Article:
The Kirby Offshore Marine tug that spilled thousands of gallons of diesel after running aground near Bella Bella, British Columbia, last month was lifted from the seafloor to a barge on Monday.
Salvage operations for the Nathan E Stewart were repeatedly hampered by weather and rough sea conditions at the entrance to the Seaforth Channel, where the tug and barge DBL 55 ran hard aground on Oct. 13. The empty barge was removed within days, but the damaged tug is estimated to have leaked approximately 29,000 gals. of diesel fuel and nearly 600 gals. of other fluids into the surrounding waters.
The 300’x100’x18’ crane barge DB General, operated by Poulsbo, Wash.-based General Construction Company, lifted the tug from the water on Monday, first raising it to deck level to drain, then placing it on a barge for removal. The DB General is equipped with a 700-ton capacity Clyde 52 main crane.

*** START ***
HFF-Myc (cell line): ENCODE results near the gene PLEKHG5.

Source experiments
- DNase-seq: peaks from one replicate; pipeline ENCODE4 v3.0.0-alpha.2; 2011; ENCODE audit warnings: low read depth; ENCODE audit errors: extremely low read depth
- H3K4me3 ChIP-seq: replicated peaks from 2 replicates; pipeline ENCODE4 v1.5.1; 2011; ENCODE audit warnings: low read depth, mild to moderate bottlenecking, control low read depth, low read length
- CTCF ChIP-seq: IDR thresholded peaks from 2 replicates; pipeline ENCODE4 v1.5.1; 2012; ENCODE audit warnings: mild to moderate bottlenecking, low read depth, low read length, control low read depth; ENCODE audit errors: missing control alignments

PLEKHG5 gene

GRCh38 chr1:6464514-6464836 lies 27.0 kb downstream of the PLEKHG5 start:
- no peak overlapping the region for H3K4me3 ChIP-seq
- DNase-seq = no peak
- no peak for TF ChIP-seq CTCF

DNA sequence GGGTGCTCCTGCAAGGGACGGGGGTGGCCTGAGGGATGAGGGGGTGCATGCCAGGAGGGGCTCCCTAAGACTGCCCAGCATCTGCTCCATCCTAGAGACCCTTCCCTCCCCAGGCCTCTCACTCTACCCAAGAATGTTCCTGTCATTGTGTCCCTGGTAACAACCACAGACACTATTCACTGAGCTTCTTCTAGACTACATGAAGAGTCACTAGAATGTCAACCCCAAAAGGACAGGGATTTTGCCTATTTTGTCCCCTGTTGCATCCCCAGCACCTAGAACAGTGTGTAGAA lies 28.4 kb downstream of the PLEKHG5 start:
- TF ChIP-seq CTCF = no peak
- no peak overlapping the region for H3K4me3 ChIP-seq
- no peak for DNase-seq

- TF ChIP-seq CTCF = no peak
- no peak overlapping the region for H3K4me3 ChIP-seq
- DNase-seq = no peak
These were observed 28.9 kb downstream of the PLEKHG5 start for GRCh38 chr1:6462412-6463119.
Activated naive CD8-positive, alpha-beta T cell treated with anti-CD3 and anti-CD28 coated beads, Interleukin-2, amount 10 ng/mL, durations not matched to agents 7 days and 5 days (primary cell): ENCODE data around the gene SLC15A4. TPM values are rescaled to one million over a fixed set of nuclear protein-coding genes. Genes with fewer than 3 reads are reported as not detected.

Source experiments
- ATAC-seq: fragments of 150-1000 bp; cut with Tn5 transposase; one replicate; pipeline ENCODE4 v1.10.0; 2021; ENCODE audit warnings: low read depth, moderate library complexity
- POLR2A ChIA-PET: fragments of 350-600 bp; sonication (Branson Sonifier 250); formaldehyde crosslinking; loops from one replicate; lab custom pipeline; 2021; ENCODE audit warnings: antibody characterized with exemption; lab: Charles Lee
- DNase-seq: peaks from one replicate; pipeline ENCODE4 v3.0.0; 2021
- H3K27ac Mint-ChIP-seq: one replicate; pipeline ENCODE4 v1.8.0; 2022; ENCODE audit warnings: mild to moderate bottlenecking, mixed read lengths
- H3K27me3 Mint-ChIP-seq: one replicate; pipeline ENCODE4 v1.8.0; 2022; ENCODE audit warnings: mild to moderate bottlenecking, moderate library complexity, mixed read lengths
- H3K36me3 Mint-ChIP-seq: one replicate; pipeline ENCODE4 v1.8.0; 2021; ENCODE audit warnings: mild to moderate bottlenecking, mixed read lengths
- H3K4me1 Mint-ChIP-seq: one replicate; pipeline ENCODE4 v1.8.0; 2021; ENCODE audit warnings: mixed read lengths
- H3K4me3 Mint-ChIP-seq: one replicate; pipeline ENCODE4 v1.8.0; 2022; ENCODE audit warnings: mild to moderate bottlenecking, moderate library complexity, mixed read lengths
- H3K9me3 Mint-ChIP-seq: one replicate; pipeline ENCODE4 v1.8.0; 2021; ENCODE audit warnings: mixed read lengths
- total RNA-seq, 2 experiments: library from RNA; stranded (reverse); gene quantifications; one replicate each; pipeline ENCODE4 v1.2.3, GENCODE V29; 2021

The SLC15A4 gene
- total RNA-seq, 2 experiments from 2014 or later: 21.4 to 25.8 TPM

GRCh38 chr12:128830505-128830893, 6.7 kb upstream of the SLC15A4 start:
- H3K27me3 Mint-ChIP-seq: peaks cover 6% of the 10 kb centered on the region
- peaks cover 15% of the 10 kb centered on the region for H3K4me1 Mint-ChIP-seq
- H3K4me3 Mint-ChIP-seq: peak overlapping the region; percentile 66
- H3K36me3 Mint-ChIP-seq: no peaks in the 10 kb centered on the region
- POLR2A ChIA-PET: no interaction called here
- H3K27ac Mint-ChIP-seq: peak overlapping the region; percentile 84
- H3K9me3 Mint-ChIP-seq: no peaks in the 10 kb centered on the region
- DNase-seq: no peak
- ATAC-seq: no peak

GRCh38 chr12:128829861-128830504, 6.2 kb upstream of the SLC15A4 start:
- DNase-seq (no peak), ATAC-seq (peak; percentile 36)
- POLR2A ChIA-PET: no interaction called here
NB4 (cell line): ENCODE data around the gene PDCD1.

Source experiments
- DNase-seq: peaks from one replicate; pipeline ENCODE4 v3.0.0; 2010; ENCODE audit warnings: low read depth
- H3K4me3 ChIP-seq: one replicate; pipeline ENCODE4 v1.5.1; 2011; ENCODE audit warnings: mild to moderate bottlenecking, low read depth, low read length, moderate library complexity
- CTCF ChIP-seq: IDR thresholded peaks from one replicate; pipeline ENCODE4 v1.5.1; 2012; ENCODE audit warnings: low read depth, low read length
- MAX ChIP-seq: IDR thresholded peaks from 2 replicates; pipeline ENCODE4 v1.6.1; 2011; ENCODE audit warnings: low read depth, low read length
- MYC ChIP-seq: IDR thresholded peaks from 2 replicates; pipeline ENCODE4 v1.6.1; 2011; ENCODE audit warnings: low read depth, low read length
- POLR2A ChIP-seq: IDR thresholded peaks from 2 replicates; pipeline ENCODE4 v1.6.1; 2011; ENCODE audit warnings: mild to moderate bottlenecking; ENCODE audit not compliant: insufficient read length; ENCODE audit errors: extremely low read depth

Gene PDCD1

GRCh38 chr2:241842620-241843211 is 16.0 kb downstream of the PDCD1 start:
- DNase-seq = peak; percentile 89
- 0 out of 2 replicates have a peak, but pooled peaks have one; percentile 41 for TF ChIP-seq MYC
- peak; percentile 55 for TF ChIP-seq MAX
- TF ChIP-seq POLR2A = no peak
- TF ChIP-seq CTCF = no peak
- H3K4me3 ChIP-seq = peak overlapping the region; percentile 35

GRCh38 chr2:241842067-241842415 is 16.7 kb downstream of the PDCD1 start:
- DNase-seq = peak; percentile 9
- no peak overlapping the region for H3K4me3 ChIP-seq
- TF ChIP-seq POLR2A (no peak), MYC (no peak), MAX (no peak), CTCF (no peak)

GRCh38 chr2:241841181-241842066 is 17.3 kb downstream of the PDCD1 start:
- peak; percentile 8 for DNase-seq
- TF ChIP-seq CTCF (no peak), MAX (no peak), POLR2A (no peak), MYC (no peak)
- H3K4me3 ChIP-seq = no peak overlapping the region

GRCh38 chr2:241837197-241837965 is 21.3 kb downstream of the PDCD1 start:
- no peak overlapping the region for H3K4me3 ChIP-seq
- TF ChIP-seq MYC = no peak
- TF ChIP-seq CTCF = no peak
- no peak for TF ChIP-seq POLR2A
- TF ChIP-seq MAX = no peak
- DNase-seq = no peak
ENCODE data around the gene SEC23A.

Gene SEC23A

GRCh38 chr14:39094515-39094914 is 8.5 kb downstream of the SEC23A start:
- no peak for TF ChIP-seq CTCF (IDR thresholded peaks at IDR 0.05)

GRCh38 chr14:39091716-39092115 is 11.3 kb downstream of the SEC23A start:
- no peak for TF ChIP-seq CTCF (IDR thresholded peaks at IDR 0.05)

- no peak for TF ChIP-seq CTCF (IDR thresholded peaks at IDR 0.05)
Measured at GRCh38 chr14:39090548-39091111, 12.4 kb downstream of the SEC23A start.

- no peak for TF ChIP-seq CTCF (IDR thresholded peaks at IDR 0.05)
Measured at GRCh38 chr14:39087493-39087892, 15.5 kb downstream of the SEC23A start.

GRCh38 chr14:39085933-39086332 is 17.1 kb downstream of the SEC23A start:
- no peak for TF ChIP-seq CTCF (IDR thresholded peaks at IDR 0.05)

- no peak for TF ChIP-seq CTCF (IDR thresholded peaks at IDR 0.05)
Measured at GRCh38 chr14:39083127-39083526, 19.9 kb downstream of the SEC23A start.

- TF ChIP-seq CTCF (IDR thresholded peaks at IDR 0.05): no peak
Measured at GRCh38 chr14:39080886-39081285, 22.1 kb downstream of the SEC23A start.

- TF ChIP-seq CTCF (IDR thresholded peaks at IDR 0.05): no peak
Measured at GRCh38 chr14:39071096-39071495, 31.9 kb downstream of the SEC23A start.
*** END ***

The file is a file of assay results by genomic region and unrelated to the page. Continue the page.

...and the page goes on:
“We are relieved that the dirty tug is off the seafloor and on its way to being removed from Heiltsuk waters, but this is only the beginning for our community,” said Marilyn Slett, Chief Councillor for the local Heiltsuk First Nation. “After the outside world stops paying attention, the Heiltsuk people are left to clean up the mess.”
The Hieltsuk manage traditional fisheries in the ecologically sensitive region, part of the Great Bear Rainforest. Environmental concerns about tank vessels transiting the Inside Passage have been brought to the forefront as a result of the spill, and last week Canadian officials announced a $1.5 billion plan to to upgrade marine safety systems and develop a new oil spill response strategy.